[email protected]

[email protected] (Neil Weisenfeld) reports getting a run-time
error of the form:
patch: couldn't create D:\/patchpxxxxxx

This is due to having the TMP environment variable set to "D:\"
(note that a lot of MSDOS software actually wants the trailing "\").
Patch as distributed blindly concatenates /patch?xxxxxx strings and the
"\/" juxtaposition causes strife to MSDOS. The problem does not arise using
other shells such as ms_sh or ksh. A temporary workaround is to re-set the
TMP environment variable without the trailing "\".

This has been repaired in the appended patches.

[email protected] correctly observes that:
>>In file INP.C, there is a procedure called rev_in_string() at the bottom.

>>This procedure declares a local variable "s", which is then used without
>>first being given a value. This instance of "s" should be replaced with
>>the parameter "string" instead on that one line.

This has also been repaired in the appended patches.

There are still warnings reported by Turbo C in compiling the distribution:

In pch.c:
243: Possible use of 'fcntl_line' before definition ...
the variable concerned is not in fact used before definition and the warning
can be safely ignored.

In popen.c there appear 3 warnings of the type:
xxx: 'lineno' is assigned a value which is never used in function ...
which can also be ignored (the variable is used in DEMO mode).

In util.c:
177: possibly incorrect assignment ....
the message is misleading (see the Turbo C User Manual).


From: [email protected] (lee fisher)
Subject: re: MSDOS Patch: more patches
Date: Mon Jul 16 13:08:47 1990

In the above function uniquepipe() of popen.c, the format for the pipe
name ("pipe%05d.tmp") will generate an invalid file name for DOS. In
the DOS FAT file system, the base filename can only be 8 characters
(with a maximum file name extension of 3 characters), anything greater
than this will be silently truncated by DOS. Thus, pipe00000.tmp is 9.3,
where the DOS max is 8.3, so isn't there a problem where pipe00001 and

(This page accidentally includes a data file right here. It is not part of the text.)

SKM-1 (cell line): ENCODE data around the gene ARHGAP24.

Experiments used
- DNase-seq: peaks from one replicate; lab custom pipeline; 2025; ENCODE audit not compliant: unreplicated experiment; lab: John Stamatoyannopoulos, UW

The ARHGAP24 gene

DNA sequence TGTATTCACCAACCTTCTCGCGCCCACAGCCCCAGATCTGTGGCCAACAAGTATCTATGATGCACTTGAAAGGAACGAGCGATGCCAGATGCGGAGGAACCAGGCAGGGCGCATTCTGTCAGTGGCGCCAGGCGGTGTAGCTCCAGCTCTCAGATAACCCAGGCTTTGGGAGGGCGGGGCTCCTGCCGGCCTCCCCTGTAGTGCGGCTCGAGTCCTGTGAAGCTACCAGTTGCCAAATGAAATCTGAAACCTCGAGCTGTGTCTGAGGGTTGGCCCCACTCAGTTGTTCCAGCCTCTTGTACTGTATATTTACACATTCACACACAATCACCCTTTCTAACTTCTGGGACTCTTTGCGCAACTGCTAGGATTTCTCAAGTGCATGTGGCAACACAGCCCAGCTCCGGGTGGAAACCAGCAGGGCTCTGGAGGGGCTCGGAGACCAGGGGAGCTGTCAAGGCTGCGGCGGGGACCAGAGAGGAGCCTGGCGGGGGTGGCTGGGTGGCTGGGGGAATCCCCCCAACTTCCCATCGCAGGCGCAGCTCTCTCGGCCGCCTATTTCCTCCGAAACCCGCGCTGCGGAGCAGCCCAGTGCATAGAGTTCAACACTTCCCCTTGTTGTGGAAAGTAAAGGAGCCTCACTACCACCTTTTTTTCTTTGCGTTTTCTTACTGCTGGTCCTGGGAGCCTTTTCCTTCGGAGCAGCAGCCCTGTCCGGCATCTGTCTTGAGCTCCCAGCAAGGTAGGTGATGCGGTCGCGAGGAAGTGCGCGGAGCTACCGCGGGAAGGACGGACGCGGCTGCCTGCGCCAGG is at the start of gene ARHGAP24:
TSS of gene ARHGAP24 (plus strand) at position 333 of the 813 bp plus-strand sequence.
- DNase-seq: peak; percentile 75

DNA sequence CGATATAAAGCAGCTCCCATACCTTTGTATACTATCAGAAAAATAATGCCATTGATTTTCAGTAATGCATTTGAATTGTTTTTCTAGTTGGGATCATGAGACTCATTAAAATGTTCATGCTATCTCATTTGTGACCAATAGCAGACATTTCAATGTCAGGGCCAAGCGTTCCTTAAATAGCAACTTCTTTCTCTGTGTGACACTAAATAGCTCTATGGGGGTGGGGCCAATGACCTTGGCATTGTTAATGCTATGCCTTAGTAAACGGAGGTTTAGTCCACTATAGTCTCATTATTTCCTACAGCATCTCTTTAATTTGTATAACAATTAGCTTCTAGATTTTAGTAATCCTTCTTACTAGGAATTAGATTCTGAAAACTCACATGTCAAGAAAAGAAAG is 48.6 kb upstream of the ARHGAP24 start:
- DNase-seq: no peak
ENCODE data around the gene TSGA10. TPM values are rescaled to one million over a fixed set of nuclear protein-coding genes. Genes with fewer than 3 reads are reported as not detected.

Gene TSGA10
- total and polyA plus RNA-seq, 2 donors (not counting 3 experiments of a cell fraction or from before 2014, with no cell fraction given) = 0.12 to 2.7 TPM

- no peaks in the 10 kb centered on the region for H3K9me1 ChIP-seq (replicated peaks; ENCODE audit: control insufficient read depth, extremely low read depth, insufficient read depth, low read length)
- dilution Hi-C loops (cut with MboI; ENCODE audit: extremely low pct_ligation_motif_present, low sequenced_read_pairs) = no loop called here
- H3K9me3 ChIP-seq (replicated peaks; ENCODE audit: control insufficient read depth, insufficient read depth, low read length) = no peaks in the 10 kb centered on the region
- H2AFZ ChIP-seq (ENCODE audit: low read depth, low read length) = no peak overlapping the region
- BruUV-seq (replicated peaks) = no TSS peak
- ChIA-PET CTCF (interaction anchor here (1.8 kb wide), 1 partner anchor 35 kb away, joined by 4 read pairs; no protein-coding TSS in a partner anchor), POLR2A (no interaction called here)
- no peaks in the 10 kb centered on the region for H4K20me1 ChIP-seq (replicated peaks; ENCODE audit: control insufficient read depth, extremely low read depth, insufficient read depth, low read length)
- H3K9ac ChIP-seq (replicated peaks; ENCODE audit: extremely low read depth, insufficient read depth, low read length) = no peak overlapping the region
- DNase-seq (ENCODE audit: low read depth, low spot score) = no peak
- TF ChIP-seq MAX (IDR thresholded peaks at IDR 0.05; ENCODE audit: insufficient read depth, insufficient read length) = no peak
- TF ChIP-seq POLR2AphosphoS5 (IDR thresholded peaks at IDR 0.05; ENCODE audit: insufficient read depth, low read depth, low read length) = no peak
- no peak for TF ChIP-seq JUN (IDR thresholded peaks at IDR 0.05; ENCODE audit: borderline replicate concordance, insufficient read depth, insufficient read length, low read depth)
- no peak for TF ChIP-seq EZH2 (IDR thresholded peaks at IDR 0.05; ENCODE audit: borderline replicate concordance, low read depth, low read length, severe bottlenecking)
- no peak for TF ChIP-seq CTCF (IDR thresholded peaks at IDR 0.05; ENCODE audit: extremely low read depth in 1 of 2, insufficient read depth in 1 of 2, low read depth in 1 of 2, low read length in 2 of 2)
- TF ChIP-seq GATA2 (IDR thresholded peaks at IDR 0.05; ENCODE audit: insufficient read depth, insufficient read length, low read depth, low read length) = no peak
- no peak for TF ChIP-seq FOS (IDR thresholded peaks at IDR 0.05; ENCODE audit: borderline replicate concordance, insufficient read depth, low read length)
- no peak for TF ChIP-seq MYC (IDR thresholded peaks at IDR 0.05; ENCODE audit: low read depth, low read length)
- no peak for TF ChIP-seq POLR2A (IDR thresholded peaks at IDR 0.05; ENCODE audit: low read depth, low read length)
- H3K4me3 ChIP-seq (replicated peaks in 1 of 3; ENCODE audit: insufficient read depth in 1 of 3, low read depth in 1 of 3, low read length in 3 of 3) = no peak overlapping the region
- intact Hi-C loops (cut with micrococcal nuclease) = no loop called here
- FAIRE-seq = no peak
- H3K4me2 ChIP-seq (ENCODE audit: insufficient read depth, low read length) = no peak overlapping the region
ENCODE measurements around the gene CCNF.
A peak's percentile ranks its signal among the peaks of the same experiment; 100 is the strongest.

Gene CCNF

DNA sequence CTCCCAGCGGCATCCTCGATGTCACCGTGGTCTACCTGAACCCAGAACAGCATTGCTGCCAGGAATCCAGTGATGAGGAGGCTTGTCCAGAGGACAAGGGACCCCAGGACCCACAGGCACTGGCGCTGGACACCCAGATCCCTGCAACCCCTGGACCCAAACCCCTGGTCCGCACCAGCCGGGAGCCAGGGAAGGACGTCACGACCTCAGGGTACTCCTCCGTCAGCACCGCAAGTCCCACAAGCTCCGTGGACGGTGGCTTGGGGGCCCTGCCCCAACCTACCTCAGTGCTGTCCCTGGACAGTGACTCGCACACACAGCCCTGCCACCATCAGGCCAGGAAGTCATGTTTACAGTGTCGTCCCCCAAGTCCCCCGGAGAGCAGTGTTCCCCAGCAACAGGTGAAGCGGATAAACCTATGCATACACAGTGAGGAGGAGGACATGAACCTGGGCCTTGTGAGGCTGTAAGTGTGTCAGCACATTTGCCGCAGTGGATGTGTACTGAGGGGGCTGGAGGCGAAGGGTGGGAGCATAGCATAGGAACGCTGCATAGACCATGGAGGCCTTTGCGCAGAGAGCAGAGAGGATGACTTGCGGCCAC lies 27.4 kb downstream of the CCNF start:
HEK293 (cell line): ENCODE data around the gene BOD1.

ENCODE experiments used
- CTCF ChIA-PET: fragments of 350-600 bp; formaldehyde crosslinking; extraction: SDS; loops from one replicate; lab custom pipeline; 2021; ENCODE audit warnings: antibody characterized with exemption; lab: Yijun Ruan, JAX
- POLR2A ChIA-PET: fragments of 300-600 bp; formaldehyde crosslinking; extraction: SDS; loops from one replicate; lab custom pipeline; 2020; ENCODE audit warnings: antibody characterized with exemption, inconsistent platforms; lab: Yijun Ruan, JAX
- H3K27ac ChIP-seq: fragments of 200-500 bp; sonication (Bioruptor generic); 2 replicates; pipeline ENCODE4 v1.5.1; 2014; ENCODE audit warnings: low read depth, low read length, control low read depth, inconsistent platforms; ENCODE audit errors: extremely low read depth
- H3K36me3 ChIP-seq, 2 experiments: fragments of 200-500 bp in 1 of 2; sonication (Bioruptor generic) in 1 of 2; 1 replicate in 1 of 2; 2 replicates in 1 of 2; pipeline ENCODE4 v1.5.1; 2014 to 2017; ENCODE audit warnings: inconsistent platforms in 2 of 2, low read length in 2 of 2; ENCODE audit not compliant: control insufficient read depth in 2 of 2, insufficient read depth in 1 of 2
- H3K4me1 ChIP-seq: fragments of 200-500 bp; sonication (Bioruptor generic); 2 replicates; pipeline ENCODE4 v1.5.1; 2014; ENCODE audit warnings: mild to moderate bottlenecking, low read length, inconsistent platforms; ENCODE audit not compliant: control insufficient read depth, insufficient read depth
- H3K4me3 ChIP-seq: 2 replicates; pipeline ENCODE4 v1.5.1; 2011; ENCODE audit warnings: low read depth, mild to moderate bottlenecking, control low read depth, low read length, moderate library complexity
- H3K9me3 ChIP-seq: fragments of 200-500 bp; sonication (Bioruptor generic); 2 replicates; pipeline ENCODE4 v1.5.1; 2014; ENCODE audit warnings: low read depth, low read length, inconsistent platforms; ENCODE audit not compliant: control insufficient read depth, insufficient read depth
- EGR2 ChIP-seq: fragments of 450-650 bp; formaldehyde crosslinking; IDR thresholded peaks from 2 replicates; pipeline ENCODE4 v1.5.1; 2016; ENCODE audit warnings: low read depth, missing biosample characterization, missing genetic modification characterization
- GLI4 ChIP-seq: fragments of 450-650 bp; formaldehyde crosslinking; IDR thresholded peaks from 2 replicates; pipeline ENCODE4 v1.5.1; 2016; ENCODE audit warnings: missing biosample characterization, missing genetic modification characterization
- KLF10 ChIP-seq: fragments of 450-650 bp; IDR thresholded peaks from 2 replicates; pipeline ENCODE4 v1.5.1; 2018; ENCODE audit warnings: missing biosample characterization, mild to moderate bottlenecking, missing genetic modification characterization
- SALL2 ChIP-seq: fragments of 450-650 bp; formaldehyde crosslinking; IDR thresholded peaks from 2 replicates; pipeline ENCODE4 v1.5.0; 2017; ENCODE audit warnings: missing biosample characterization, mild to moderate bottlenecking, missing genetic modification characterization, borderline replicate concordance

pipe00002 will get confused?

How about %04d instead. I would think that making the assumption that
this implementation of pipes for DOS will only have 9999 pipes at any
given point in time would be better than losing the rightmost digit
in the current implementation.

(this bug is now fixed)


From: [email protected] (Alex Sergejew)
Date: Fri, 20 Jul 90 23:56:13 EST

The problem is that whatever ed is doing it's not accepting the
redirected stdin from the shelled COMMAND.COM and so it stalls. When you
hit q it unstalls and also returns normally but hasn't read the ed script.
Appended find *more* patches, this time to a pipe package that *does* work
the way it ought to, along with appropriate mods to pch.c and makefile
(ie patches to my patches to your patches to etc). The pipe package here
was snarfed from an old edition of lharc and is more limited than the fancy
one I posted but it works just fine with patch (it does stdin redirection
from the invocation of the spawned COMMAND.COM - quite foolproof).


From: [email protected] (Mike Ward)
Date: Tue, 07 Aug 90 12:13:00 EST

The problem is that to generate a backup name the program simply appends
the suffix (or prepends the prefix). This doesn't go over too well under
I modified this procedure to know about file name/extension limits for the
append case (prepend still messed up). The code now appends only the first
char of the suffix (hopefully this will be the whole suffix), and if the
file name is still no good, it starts appending version digits/letters.
For example:
filexyz.sou -> filexyzs.ou~ -> ilexyzso.u~0 -> ilexyzso.u~1 ->
ilexyzso.u~2 -> ... -> ilexyzso.u~9 -> ilexyzso.u~A ->
ilexyzso.u~B -> ... -> ilexyzso.u~Z -> lexyzsou.~0A -> ...

  3 Responses to “Category : C Source Code
Archive   : PATCH12.ZIP
Filename : README

  1. Very nice! Thank you for this wonderful archive. I wonder why I found it only now. Long live the BBS file archives!

  2. This is so awesome! 😀 I’d be cool if you could download an entire archive of this at once, though.

  3. But one thing that puzzles me is the “mtswslnkmcjklsdlsbdmMICROSOFT” string. There is an article about it here. It is definitely worth a read: